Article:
5. Let baklava cool for several hours uncovered and at room temperature as the syrup penetrate and soaks into everything.
  6. Store for up to two weeks at room temperature and only loosely covered.

I admit I was reluctant to try this recipe as I’d heard how difficult it could be but in hindsight it wasn’t bad at all. Maybe a little tedious with the phylo layering but still not that bad AND well worth it! This came out really well and honestly was the best baklava I’ve ever had. But I say that suspecting the real issue was freshness and not some superior recipe.

I note that Pioneer Woman suggests only buttering every-other later of dough and I wound up switching from every layer to every other about half way up and I think she’s right. So long as you’re not stingy with the butter, every other layer seemed to work just fine and save a significant amount of time.

I also note that I added salty nuts to my mixture because I’m always a fan of that sweet+salty thing though in the final product I can’t taste the salt…so I may adjust that in the next version. I also add a fair bit more seasonings to the nuts, particularly cardamon. Following these recipes I just couldn’t taste any real spices after mixing so I added and was very happy with the result.

Have fun!

09 May 2016

Chicken Pot Pie V1.0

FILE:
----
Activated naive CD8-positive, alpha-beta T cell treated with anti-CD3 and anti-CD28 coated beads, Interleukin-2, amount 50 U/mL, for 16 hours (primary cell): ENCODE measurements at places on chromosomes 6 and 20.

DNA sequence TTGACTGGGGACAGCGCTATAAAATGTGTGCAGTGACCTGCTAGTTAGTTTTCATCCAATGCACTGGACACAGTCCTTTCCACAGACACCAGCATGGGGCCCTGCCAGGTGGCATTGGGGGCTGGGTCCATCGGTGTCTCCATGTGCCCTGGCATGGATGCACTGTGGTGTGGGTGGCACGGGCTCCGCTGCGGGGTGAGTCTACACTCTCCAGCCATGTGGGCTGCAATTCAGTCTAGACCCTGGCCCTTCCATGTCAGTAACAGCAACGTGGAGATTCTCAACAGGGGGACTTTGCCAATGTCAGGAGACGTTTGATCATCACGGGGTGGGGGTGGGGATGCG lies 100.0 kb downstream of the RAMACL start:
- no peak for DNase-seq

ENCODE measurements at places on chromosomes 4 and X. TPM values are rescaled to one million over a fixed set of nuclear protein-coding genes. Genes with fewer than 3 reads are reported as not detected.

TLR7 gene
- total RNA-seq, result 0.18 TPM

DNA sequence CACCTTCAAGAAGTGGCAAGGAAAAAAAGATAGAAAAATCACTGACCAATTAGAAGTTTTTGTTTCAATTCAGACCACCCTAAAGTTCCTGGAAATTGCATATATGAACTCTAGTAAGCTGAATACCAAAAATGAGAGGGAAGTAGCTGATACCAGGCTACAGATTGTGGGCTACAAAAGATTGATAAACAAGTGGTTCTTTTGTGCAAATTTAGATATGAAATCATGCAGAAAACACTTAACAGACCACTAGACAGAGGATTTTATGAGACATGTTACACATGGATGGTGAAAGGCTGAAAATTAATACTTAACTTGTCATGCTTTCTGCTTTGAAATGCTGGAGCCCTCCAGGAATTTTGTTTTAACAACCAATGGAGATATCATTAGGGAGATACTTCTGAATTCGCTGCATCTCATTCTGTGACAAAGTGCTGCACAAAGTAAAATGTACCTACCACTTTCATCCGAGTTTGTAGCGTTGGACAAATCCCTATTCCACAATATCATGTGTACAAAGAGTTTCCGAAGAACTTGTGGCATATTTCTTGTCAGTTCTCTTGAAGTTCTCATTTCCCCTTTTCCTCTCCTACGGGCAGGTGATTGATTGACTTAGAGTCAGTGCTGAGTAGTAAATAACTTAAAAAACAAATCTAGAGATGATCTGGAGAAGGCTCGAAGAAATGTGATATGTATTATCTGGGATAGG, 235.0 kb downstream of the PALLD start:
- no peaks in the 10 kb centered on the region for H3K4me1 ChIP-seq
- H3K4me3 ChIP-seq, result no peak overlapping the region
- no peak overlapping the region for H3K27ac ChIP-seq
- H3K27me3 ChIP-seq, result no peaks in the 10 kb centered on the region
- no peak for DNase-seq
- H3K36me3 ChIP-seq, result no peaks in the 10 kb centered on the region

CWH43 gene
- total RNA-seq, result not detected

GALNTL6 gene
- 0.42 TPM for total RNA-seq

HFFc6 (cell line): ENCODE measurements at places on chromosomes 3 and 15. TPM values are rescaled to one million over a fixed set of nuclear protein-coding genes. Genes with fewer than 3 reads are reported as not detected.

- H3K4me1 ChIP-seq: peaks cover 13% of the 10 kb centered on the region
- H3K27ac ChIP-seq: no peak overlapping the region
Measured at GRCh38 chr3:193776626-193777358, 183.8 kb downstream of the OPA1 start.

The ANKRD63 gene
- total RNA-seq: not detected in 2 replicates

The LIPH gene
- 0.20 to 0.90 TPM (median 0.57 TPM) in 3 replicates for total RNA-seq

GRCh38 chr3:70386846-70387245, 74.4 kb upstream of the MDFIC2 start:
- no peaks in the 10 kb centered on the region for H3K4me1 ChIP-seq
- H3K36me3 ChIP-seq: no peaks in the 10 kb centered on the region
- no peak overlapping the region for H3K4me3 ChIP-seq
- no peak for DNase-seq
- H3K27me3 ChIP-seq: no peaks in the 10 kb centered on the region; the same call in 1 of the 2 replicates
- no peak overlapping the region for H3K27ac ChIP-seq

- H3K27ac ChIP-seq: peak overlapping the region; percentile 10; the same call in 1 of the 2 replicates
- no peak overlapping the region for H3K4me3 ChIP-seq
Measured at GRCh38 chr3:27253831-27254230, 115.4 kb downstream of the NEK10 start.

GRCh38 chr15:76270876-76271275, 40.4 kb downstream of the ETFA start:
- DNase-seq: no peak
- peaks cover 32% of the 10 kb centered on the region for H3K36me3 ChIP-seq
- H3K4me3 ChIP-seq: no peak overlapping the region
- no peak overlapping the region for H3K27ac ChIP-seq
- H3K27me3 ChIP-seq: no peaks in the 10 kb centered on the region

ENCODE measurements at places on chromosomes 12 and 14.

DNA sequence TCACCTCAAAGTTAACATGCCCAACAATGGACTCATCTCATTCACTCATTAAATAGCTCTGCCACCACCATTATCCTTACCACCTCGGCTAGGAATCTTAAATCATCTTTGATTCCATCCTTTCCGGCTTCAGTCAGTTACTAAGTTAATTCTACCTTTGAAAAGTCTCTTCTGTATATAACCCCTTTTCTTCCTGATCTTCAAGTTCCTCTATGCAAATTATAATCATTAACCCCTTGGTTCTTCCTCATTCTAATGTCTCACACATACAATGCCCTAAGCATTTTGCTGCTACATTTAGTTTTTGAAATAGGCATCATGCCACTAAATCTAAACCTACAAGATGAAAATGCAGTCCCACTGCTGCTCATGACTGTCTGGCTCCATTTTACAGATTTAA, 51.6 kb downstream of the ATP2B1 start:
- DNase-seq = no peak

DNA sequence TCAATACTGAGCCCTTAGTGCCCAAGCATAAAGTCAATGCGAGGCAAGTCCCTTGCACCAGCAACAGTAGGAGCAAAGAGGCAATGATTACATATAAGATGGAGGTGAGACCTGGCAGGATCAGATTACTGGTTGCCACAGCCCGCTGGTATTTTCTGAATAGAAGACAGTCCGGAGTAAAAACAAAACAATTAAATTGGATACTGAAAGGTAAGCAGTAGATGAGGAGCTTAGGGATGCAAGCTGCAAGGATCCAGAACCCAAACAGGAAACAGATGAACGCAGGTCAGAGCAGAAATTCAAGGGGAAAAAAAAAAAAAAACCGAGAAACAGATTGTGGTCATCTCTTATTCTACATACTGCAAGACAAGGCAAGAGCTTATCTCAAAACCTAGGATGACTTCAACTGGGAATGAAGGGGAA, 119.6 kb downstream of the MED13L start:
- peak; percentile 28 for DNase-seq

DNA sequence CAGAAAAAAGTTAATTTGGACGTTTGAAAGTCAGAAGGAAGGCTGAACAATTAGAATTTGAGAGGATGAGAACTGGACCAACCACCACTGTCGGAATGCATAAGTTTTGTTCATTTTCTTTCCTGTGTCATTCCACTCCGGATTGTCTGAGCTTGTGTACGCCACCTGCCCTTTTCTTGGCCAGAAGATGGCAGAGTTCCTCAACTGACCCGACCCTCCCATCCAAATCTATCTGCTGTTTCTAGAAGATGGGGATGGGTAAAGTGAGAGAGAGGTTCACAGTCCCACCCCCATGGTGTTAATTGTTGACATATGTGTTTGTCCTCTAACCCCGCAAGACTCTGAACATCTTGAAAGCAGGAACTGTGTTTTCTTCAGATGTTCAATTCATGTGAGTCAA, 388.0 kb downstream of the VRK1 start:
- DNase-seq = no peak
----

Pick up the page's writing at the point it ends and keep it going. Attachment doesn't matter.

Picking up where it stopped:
Sometimes there just isn’t any place to put stuff, so it goes here.
I made this over the weekend and it was particularly good, and fairly easy, so I want to remember it.

Easy Ingredients:

  • 2 boxes (4 crusts) deli pie crusts
  • 2 carrots chopped

Normal Ingredients: 
  • 2 stalks celery chopped
  • 4 leeks sliced and beheaded
  • 4 small to medium potatoes cubed
  • 4 c chicken bullion or just water if you’re hardcore (see step 5 below)
  • 1 Tbsp minced garlic
  • 1/2 Tbsp black pepper
  • 1/2 tsp fennel seed
  • 1/2 tsp rosemary
  • 1/2 tsp sage
  • Salt to taste
  • 1/2 c flour


  1. Heat over to 400°
  2. Put bottom crust into 1 or 2 pie plates and chill in refrigerator.
  3. Pull all the meat of the chicken discarding (or eating) the skin.
  4. Chop 2/3 of the chicken into daily big chunks and the other 1/3 into little bits.
  5. (optional) If you’re hardcore wrap and tie the bones in cheesecloth and put in 4 cups of hot water. Otherwise use 4 c of chicken broth or bullion.
  6. Put the vegetables in the bullion/water and bring to a soft boil. Simmer for 15 minutes until carrots are tender but not mush.
  7. Strain vegetables and keep the broth. Discard the bones if you wen that way.